What is Whole Life Insurance?
Published: 09/08/2011 by Kevin Mulligan
Life insurance is one of the most controversial financial products available. There are two main types: term life insurance and whole life insurance. Whole life insurance can be confusing. There is a lot of paperwork riddled with fine print. How exactly does whole life insurance work, and should your family use it?
What is Whole Life Insurance?
A whole life insurance policy is an insurance that provides a financial payout if you die during the policy's guidelines. Most whole life plays are for your entire life, but can change based on the product you choose. It is often called permanent insurance because the term never runs out. Unlike term insurance that just pays out a benefit when you die, whole life insurance throws in an investment piece to your monthly premium that builds up what is called cash value. The product allows you to tap into this cash value during the policy should you need it for an emergency or other uses.
Three Types of Whole Life Insurance
Whole life insurance is a major category of insurance, but there are really three types of policies:
Traditional Whole Life Insurance: the traditional model that covers you until your death with flat, unchanging monthly premiums.
Universal Whole Life Insurance: your premiums are variable, but you can change how much of your payment goes to savings or to the premium. Your interest in the cash value side of the insurance can be used to pay part of the monthly premium.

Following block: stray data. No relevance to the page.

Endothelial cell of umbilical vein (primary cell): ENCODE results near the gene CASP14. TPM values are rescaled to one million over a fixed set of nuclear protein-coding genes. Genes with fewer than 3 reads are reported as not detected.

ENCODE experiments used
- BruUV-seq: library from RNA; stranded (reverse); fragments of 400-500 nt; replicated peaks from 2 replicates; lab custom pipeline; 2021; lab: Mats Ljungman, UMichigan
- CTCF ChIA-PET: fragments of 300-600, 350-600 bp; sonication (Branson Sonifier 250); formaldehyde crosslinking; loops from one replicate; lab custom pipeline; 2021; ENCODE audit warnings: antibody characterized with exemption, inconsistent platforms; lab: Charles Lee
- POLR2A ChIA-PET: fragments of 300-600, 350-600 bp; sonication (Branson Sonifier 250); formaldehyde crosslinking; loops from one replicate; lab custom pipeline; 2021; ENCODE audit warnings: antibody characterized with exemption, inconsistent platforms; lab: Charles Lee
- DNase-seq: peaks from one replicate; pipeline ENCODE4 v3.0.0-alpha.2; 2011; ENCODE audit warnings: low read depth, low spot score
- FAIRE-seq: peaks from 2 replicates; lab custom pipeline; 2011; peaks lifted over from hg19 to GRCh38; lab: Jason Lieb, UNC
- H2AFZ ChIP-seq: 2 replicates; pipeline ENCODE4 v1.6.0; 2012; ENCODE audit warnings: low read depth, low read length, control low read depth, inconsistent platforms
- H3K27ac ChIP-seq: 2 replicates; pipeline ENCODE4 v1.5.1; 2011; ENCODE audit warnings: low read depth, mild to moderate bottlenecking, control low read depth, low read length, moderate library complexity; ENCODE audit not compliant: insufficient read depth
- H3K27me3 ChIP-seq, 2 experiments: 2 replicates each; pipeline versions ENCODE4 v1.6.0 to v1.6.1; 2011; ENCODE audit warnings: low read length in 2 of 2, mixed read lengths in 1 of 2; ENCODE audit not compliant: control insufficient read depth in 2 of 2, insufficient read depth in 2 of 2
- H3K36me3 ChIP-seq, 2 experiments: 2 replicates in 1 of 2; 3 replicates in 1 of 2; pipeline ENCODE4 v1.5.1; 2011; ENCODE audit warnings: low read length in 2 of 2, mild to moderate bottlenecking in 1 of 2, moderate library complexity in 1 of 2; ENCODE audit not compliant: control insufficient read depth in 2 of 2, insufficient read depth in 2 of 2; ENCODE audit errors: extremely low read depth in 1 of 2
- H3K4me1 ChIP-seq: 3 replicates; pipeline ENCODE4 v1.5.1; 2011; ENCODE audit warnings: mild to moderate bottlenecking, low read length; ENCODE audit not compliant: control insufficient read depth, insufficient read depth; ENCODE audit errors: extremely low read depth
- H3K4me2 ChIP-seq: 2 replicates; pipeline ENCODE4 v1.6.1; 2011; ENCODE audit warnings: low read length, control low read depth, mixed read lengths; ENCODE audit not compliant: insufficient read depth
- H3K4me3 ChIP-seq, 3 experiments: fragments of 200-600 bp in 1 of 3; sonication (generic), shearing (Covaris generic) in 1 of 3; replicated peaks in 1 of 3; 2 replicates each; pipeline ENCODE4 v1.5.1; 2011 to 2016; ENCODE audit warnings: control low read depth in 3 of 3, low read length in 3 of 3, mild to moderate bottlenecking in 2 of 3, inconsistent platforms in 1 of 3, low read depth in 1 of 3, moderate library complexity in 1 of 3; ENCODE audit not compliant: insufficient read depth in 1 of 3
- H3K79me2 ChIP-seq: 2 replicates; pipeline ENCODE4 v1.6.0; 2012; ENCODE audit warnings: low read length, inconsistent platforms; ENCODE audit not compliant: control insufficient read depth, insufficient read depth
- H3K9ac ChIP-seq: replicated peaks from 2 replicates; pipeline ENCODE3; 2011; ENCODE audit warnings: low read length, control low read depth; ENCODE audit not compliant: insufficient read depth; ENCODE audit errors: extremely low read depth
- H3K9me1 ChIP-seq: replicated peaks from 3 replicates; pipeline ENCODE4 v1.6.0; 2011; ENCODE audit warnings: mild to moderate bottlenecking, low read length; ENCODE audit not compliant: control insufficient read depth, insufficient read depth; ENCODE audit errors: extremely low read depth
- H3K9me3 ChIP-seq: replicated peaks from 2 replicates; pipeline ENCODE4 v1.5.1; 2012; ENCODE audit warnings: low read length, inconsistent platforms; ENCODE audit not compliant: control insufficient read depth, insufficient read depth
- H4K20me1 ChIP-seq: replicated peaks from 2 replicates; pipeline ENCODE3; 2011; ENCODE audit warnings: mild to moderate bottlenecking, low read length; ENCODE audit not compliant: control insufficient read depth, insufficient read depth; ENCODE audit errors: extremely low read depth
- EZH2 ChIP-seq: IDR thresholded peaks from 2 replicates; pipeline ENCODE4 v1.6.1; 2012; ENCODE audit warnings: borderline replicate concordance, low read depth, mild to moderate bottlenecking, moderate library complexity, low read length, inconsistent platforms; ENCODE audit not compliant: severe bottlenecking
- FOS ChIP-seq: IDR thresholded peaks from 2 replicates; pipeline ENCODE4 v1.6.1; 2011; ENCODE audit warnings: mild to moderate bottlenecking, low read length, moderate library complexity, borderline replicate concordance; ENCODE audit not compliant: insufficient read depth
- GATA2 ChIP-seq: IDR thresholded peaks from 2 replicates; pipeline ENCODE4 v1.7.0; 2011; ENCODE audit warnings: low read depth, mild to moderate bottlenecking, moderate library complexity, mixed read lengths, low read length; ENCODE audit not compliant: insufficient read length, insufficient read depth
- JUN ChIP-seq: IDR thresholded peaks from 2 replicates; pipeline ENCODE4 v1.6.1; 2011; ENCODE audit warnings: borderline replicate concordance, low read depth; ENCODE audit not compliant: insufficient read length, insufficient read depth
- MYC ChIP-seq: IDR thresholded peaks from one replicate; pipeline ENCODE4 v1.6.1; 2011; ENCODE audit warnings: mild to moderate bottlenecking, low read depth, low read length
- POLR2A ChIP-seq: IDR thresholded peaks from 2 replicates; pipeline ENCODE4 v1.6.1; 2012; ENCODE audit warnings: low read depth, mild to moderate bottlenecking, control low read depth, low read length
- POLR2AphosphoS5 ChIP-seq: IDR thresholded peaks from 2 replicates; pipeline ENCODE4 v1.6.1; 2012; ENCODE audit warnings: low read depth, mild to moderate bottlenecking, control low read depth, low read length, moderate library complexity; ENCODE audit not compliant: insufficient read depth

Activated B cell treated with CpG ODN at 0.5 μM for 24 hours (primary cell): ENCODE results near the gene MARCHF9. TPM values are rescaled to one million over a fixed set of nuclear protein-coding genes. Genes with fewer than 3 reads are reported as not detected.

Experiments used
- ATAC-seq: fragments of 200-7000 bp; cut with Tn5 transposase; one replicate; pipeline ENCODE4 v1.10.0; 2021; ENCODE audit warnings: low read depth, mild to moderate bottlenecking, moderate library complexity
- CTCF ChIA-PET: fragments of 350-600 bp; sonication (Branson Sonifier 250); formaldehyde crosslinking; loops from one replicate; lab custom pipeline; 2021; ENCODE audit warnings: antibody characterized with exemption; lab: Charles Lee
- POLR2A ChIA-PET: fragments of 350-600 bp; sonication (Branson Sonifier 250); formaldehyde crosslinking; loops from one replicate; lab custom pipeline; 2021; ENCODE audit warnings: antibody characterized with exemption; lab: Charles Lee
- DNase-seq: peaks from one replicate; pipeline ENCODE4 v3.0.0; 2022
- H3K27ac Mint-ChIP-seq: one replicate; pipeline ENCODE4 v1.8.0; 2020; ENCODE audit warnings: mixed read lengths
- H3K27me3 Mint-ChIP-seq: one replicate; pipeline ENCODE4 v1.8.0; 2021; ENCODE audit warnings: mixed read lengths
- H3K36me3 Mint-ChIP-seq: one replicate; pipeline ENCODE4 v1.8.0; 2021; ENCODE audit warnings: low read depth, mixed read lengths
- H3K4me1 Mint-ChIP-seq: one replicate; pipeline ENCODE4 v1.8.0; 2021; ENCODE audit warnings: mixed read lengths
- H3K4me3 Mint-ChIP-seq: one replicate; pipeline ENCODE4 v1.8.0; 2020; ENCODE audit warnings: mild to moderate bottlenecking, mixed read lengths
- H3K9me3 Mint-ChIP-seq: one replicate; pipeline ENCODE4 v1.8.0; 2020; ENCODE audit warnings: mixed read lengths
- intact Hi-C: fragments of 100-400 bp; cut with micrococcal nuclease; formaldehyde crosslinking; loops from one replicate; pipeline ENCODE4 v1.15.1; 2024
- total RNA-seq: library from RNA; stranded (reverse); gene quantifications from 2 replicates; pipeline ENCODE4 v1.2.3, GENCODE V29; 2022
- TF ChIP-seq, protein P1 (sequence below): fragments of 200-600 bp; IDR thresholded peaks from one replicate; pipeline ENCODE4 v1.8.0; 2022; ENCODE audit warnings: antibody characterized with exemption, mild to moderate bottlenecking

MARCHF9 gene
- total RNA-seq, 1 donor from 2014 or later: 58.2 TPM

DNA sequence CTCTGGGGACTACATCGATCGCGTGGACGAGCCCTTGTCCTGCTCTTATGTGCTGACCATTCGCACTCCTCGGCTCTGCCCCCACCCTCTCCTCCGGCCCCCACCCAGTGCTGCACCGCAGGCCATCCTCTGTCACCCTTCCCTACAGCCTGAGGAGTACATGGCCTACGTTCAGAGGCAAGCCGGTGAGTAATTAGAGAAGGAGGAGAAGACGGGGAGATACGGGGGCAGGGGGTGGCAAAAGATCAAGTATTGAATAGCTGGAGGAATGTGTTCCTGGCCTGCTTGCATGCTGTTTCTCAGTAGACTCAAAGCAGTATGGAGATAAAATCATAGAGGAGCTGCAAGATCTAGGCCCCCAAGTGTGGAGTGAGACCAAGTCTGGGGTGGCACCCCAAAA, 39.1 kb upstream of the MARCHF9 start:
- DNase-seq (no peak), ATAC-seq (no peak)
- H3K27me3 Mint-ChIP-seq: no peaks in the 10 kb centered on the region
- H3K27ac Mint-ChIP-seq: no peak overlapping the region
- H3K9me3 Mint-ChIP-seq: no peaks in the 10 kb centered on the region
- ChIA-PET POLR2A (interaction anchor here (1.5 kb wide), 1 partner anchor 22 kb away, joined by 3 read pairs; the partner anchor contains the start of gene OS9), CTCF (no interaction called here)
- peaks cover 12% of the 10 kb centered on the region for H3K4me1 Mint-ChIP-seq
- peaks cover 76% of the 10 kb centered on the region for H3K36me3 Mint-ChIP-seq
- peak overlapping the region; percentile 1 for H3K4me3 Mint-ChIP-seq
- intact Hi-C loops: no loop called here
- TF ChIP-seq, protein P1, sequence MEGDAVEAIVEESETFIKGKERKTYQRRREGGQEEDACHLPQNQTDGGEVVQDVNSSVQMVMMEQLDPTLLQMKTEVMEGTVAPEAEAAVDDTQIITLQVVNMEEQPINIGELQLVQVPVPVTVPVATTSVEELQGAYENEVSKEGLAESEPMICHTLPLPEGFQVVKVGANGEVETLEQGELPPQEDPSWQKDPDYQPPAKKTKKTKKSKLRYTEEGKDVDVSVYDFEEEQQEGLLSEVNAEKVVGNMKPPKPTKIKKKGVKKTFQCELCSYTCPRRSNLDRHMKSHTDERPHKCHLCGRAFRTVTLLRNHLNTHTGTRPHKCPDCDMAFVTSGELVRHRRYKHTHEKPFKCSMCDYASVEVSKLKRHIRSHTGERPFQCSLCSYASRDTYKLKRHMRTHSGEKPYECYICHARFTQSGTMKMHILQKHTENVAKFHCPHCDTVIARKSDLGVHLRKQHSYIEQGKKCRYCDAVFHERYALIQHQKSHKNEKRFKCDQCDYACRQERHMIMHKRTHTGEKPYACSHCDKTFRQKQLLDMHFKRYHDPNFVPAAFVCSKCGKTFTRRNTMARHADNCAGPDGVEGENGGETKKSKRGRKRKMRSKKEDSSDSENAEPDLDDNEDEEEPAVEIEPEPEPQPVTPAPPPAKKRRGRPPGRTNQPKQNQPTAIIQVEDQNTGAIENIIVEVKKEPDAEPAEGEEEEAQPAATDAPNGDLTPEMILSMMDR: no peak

Variable Whole Life Insurance: variable whole life covers you like a regular whole life policy, but you get options to invest in things like mutual funds, bonds, and stocks. Your “portfolio's performance” can lessen the payout of the insurance, but usually not below a certain amount dictated by the insurance contract.
The Upside to Whole Life Insurance
There are a few upsides to whole life insurance. The first is that you won't outlive the policy. No one lives forever, so as long as you continue to make your monthly premium payments on time, your family will receive the death benefit when you die. The second upside is that there is some benefit to using the cash value side of the insurance to help protect assets from estate taxes, but it is a complicated tax strategy.
The Downside to Whole Life Insurance
There are several downsides to whole life insurance. First, the monthly or annual premium payments you make will be significantly higher than a term life insurance policy for the same death benefit. The difference is usually equal to several times the cost of the term policy. You might pay $20 per month for a term policy and $150 per month for a whole life policy. The difference in cost is the cash value or investment portion of the policy, which is why the commissioned salesperson will tell you whole life is better. Not only are your covering your family, you are investing for your future.
What the salesperson doesn't tell you that if you try to cash out your cash value anytime during the first decade of your policy, you will be lucky to get anything out. The amount of commission and penalties you pay wipe out any of the investment gains or cash value that has accrued.